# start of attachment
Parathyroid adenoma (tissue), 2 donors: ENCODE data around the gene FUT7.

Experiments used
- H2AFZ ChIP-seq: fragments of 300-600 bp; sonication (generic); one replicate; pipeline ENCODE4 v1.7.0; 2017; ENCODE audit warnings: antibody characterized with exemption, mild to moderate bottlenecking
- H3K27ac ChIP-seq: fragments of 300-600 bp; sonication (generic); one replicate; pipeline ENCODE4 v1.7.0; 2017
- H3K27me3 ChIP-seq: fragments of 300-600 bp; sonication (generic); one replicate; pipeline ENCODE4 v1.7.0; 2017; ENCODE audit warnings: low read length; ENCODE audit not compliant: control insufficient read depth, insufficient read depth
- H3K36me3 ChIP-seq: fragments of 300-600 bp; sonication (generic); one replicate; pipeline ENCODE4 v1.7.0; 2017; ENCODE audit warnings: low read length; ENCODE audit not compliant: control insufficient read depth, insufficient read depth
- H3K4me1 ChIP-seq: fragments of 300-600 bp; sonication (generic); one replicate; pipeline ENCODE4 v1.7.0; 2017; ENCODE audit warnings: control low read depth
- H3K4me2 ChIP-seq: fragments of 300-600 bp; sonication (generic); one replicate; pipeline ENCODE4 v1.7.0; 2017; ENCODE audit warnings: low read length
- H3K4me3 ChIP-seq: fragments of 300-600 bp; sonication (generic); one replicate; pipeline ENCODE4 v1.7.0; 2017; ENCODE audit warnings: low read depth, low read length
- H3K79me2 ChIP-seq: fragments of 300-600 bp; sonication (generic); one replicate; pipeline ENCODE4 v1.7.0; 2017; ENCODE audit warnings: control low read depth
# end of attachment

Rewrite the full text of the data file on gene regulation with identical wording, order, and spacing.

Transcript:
Parathyroid adenoma (tissue), 2 donors: ENCODE data around the gene FUT7.

Experiments used
- H2AFZ ChIP-seq: fragments of 300-600 bp; sonication (generic); one replicate; pipeline ENCODE4 v1.7.0; 2017; ENCODE audit warnings: antibody characterized with exemption, mild to moderate bottlenecking
- H3K27ac ChIP-seq: fragments of 300-600 bp; sonication (generic); one replicate; pipeline ENCODE4 v1.7.0; 2017
- H3K27me3 ChIP-seq: fragments of 300-600 bp; sonication (generic); one replicate; pipeline ENCODE4 v1.7.0; 2017; ENCODE audit warnings: low read length; ENCODE audit not compliant: control insufficient read depth, insufficient read depth
- H3K36me3 ChIP-seq: fragments of 300-600 bp; sonication (generic); one replicate; pipeline ENCODE4 v1.7.0; 2017; ENCODE audit warnings: low read length; ENCODE audit not compliant: control insufficient read depth, insufficient read depth
- H3K4me1 ChIP-seq: fragments of 300-600 bp; sonication (generic); one replicate; pipeline ENCODE4 v1.7.0; 2017; ENCODE audit warnings: control low read depth
- H3K4me2 ChIP-seq: fragments of 300-600 bp; sonication (generic); one replicate; pipeline ENCODE4 v1.7.0; 2017; ENCODE audit warnings: low read length
- H3K4me3 ChIP-seq: fragments of 300-600 bp; sonication (generic); one replicate; pipeline ENCODE4 v1.7.0; 2017; ENCODE audit warnings: low read depth, low read length
- H3K79me2 ChIP-seq: fragments of 300-600 bp; sonication (generic); one replicate; pipeline ENCODE4 v1.7.0; 2017; ENCODE audit warnings: control low read depth